Housing 12 encloses vacuum chamber 13 in which the flywheel assembly 16 operates. Inner containment ring 14 helps contain any debris resulting from failure of the flywheel assembly 16, if failure should occur. Inner containment ring 14 which is located about flywheel assembly 16 is preferably made of a high tensile strength material, such as steel, in order to withstand the momentum of impact from any debris resulting from flywheel failure. Although the present embodiment utilizes a housing 12 in conjunction with a containment ring 14, a number of various containment systems may be utilized by one of skill in the art. The design of any containment system requires knowledge of: 1) the failure mode of the flywheel, 2) the kinematics of the failed pieces, and 3) response of the containment system. By evaluating each of these criteria one of skill in the art can design a suitable containment system for a particular FES system.

In the present embodiment the motor/generator 24 is a brushless permanent magnet motor which is water-cooled so as to maximize motor power density (watt/kg) and efficiency and to minimize energy dissipation in the flywheel assembly which operates in vacuum chamber 13. The motor/generator 24 spins the flywheel assembly 16 up to speed to transfer electric power into the system to store it as kinetic energy when the system is acting as a motor and also operates to generate electric energy from the stored kinetic energy to transfer the electric energy out of the system by coupling to the flywheel assembly when the system is operating as a generator, as is known in the art. In the present embodiment, motor/generator 24 is designed to be a 25 kw, 25% duty factor, 180 V permanent magnet, 3 phase motor with 50 kw maximum input and output. Alternate motor/generators may be utilized depending upon the particular application for the FES system.

With continued reference to FIG. 1, flywheel assembly 16 consists of a composite rotor 18, a hub 20 and a cylinder 21 which contains back-iron 22 of the motor/generator 24 and the rotors of bearings 26a,b,c. Although the present embodiment utilizes a composite rotor, other types of rotors including metallic rotors may also be utilized, especially for low energy, high power applications. A composite rotor is, however, preferred as optimal energy storage of a FES system can be accomplished by maximizing the ratio of energy to mass, termed the energy density, and the greatest energy density is found using the highest specific tensile strength flywheel material. Lightweight composite materials, consisting of fibers in a matrix, typically have very high material strengths relative to their mass densities. In addition, metallic rotors tend to shatter into sharp piercing fragments if failure occurs while composite rotors do not. Regardless of the material utilized, some factors which determine the design of the flywheel assembly include the desired energy storage capacity, cost, number of cycles and size constraints, etc. all of which are related to the application for which the FES system will be utilized. Flywheel assembly 16 is supported by main bearings 26a,b,c as it rotates about shaft 17.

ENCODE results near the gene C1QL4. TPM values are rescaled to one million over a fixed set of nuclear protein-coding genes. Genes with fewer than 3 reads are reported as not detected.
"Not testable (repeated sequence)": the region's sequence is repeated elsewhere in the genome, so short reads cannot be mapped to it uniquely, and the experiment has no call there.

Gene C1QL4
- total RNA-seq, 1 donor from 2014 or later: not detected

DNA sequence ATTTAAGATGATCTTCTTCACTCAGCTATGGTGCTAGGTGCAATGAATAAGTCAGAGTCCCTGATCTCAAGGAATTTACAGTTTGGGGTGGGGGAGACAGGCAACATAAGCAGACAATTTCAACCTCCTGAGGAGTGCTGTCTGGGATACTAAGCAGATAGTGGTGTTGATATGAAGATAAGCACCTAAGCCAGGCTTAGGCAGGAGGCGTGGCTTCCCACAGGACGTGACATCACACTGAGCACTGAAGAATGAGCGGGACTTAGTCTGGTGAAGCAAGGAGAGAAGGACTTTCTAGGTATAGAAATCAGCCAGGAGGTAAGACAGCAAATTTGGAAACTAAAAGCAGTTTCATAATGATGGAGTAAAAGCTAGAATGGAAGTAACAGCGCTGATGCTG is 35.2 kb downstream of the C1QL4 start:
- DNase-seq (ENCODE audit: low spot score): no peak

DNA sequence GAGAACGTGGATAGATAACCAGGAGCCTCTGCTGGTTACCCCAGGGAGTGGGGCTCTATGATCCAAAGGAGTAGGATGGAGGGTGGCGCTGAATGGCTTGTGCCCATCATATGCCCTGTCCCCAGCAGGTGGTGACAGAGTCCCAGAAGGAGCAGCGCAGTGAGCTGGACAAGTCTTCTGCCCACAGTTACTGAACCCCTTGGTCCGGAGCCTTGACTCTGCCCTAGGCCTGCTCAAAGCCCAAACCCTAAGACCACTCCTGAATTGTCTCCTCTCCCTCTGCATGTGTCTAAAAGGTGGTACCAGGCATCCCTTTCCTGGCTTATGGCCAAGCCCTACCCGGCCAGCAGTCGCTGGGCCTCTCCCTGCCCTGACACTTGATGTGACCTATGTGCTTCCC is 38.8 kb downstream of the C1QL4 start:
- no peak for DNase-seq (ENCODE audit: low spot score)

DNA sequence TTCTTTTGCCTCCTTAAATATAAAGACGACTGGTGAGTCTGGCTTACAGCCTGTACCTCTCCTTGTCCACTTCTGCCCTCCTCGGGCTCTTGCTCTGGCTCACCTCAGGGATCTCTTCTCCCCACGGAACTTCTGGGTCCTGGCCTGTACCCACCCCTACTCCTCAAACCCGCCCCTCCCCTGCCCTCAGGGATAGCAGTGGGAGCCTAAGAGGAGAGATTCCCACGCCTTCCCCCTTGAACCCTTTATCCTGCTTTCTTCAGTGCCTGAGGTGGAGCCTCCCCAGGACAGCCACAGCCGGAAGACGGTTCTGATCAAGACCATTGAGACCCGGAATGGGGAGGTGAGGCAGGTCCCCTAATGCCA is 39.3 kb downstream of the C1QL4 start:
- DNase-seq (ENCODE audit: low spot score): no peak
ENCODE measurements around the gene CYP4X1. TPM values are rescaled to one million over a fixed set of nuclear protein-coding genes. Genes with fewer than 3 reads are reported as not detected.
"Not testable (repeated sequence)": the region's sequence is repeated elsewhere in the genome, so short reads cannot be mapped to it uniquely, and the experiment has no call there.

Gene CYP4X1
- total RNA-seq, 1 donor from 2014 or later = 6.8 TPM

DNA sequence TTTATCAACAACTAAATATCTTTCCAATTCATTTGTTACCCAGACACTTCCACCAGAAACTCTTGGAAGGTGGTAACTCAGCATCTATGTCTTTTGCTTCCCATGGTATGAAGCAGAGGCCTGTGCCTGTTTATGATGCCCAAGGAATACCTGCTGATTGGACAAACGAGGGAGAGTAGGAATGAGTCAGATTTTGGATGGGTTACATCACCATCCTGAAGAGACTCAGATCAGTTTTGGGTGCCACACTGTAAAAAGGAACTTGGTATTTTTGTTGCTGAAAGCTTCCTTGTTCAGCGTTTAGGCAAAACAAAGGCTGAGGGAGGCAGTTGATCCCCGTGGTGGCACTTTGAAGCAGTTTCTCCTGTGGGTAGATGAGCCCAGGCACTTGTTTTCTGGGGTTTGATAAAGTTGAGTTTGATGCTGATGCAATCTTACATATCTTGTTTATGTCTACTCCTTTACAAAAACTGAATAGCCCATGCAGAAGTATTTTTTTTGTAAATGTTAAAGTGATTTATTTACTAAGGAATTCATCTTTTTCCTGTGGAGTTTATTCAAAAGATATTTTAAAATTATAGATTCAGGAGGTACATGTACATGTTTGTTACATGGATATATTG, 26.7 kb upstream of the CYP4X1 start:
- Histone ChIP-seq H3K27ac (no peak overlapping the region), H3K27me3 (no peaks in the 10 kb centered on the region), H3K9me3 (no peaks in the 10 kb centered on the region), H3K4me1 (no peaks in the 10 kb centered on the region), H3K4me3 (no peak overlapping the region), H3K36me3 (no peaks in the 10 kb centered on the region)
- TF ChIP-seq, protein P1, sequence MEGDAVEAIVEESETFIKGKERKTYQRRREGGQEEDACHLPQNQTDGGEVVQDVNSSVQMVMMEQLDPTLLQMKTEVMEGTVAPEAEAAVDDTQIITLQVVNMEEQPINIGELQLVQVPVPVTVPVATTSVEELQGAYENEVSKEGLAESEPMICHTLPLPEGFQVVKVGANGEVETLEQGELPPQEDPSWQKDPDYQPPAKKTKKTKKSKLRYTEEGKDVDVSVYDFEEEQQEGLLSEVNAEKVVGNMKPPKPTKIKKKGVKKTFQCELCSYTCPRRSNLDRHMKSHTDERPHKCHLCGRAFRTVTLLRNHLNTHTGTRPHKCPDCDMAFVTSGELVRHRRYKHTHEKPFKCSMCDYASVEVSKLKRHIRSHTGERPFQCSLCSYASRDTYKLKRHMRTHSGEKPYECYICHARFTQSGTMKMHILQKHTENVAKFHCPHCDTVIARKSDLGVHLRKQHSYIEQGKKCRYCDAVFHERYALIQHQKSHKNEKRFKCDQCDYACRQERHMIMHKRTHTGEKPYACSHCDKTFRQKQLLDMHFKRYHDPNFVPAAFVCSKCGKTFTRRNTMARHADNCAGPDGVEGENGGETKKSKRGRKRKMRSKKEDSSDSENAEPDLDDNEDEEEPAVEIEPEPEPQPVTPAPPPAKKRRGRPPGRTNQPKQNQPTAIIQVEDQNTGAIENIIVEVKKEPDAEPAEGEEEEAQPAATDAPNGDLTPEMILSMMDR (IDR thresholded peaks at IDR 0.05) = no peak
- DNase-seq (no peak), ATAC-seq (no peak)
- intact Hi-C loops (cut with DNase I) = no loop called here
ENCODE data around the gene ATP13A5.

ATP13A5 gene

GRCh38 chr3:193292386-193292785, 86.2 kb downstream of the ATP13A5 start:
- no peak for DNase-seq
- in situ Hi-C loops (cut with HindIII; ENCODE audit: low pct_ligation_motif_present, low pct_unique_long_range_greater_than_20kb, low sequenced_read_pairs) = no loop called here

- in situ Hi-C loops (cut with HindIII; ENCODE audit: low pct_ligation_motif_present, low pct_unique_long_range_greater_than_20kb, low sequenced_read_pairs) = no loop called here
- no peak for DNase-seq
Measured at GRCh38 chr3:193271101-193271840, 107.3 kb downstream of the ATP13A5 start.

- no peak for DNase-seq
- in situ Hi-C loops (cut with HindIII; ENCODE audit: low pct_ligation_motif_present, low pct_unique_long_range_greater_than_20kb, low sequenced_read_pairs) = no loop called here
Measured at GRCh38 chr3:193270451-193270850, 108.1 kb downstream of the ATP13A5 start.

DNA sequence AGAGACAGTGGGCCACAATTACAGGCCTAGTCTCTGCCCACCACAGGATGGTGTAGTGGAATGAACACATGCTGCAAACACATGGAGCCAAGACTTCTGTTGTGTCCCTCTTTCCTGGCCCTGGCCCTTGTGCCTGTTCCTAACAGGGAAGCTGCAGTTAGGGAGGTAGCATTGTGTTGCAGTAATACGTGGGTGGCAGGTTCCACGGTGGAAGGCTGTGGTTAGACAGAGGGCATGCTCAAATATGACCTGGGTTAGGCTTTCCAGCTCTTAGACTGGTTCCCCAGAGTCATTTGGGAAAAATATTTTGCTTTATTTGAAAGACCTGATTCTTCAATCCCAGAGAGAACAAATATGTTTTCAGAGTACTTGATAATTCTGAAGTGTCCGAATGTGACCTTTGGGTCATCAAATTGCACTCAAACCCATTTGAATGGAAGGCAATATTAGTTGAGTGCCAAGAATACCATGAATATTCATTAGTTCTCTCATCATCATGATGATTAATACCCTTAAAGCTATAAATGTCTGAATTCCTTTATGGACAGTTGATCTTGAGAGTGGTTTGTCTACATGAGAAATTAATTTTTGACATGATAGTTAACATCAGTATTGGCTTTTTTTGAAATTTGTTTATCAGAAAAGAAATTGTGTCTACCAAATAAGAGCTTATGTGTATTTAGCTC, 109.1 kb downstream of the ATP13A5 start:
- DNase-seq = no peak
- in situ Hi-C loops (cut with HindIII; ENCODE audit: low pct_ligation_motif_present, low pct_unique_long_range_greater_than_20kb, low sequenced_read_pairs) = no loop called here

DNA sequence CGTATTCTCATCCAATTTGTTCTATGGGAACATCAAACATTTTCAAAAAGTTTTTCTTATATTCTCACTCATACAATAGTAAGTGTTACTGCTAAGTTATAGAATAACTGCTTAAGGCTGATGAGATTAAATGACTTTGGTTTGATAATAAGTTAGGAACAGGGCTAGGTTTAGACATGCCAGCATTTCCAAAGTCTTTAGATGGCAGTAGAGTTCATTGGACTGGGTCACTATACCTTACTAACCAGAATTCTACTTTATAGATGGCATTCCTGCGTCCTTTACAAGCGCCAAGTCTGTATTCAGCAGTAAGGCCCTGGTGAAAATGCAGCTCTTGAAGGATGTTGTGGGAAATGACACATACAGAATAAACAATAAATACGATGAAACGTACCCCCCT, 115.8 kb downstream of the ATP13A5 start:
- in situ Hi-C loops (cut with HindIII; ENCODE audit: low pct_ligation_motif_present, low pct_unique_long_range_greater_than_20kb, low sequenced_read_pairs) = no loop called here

In the present embodiment main bearings 26a, b, c are preferably active magnetic bearings and include an axial magnetic bearing 26a as well as a pair of radial magnetic bearings 26b, c. Active magnetic bearings are the preferred method of providing support to flywheel assembly 16 because they have low frictional losses, high speed capability, are compatible with a vacuum environment (i.e., do not require lubrication) and because they allow for active control of the flywheel assembly. The axial magnetic bearing 26a suspends the flywheel assembly 16 within housing 12 while the radial magnetic bearings 26b,c align the flywheel assembly 16 about shaft 17, as is known in the art. In the present embodiment the radial bearings 26b,c can each take a 150 lbs of load. Sensors 28a, b, c are connected through a path to each active bearing axis for each bearing 26a,b,c, respectively, for a total of five axis (radial bearings x and y axis, axial bearing z axis) for the three bearings. Sensors 28 are proximity sensors which provide electronic feedback in order to control the stability of the flywheel assembly by digitally controlling the bearing properties and operation in order to properly place the bearings and the flywheel relative to each other.